Ramon Saul Sanchez, who runs a group dedicated to helping new arrivals from Cuba, said Obama's "radical step" will force people in Florida who are passionate about Cuba to become more engaged.

"This isn't a setback – it's actually a challenge" for an exile community accustomed to business as usual, Sanchez said.


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  • Hubris Dec 18, 2014

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    The IGNORANCE is amazing!!! It was NIXON-Kissinger that opened relations with China. The main reason they did that was to find an end to the Vietnam war that China was funding and that JFK and LBJ started.

    Time to bring back U.S. history in our public schools.

  • disgusted2010 Dec 18, 2014

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    Sure hope you stay.

  • Mannin Black Dec 18, 2014
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    They are blind to what their Republican God has done when their nemesis Obama does the same. They are blind to what any Republican has done when Obama does the same. Including executive orders.

  • Peter Mescher Dec 18, 2014
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    We are outright allies with countries that make Cuba look like a democratic paradise. (Mubarak's Egypt, Hussein's Iraq (when he was still fighting Iran), Pakistan, Iran (when it was still run by the Shah), Indonesia, various banana republics in Central/South America over the years, etc.)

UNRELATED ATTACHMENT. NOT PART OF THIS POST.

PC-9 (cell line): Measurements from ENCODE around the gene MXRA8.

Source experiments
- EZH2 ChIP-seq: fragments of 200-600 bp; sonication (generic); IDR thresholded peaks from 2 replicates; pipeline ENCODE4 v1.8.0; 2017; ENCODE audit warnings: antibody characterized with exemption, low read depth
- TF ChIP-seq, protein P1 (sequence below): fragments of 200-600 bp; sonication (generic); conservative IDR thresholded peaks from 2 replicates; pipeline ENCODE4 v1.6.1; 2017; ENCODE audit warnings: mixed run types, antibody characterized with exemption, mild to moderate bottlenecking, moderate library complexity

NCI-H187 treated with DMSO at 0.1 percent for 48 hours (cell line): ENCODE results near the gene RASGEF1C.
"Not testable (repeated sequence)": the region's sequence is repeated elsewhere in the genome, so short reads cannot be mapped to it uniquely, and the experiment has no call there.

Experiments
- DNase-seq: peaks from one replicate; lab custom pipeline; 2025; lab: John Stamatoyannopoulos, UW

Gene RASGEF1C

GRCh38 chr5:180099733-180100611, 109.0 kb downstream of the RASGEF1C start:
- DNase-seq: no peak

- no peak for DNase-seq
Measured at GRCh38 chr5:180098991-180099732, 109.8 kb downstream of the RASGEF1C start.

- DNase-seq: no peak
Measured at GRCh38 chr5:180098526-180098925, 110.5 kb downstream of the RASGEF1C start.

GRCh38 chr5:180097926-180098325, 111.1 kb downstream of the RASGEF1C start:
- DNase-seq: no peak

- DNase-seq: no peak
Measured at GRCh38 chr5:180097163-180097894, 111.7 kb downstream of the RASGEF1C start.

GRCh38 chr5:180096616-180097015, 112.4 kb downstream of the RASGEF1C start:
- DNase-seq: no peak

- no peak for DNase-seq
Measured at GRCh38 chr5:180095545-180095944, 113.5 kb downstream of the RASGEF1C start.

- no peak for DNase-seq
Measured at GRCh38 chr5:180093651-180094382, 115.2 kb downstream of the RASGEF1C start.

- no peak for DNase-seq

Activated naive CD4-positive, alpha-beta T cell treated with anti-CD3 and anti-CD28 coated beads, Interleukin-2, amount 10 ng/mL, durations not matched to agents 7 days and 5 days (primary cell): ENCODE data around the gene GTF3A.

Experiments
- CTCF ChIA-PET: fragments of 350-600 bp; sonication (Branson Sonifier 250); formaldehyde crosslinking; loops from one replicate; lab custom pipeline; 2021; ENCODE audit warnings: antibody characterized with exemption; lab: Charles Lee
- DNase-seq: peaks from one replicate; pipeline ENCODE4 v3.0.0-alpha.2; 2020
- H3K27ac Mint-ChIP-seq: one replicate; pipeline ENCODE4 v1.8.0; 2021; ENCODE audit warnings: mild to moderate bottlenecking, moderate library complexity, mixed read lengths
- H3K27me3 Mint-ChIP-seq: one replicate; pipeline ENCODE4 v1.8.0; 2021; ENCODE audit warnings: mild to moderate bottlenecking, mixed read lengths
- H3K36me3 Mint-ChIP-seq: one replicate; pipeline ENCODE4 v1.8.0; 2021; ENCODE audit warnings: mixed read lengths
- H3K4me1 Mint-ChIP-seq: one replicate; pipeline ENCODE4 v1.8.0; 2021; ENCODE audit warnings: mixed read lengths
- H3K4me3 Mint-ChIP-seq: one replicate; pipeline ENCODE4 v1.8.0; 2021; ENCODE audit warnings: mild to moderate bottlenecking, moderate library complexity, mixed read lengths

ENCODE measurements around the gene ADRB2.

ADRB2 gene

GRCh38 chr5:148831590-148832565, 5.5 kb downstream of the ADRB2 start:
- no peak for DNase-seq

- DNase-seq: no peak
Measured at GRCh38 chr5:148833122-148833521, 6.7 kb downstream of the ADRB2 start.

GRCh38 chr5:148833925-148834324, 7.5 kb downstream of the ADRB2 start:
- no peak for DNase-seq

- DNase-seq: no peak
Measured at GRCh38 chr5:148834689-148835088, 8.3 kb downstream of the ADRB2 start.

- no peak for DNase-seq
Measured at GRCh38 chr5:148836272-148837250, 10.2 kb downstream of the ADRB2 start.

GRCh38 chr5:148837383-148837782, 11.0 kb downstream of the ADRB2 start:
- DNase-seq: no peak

The Cuba Embargo was created during a time when our one and only criteria to decide if we were going to be friendly with a new government was if it was run by communists or not. (Democracy and Human Rights were not a requirement of any sort.) It was perpetuated through shameless pandering for votes in Florida.

  • frosty Dec 18, 2014

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    Cuba was isolated because it was being used by communists to destabilize other nations. Something it would continue to do if it was not as poor as it is.

    Obama wants to reach out to Cuba because he wants to, and has, destabilize the USA.

  • Sean Creasy Dec 18, 2014
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    Why do I feel that this is the prelude to another round of sick, homeless, unemployed refugees flooding our borders and further sandbag our already overburdened welfare system?

  • raphael27520 Dec 18, 2014

    The Incompetence and Stupidly of Barack Hussein Obama and Junta know no bounds.
    Now he has enabled the Dictator Castro Brothers to remain in power forever.

    The Barack Hussein Obama philosophy- no Free Ally goes unpunished and no Enemy goes without being rewarded for Despotism.

  • PanthersFan45 Dec 18, 2014

    Obama who ran on uniting people and working bi-partisan fashion has once again injected himself into the middle of something that divides people. Isn't it great ?

  • tunnybass123 Dec 18, 2014

    all of this is bogus, just something Obama is drumming up

  • downtowner Dec 18, 2014

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    What did we get? Try Capitalism.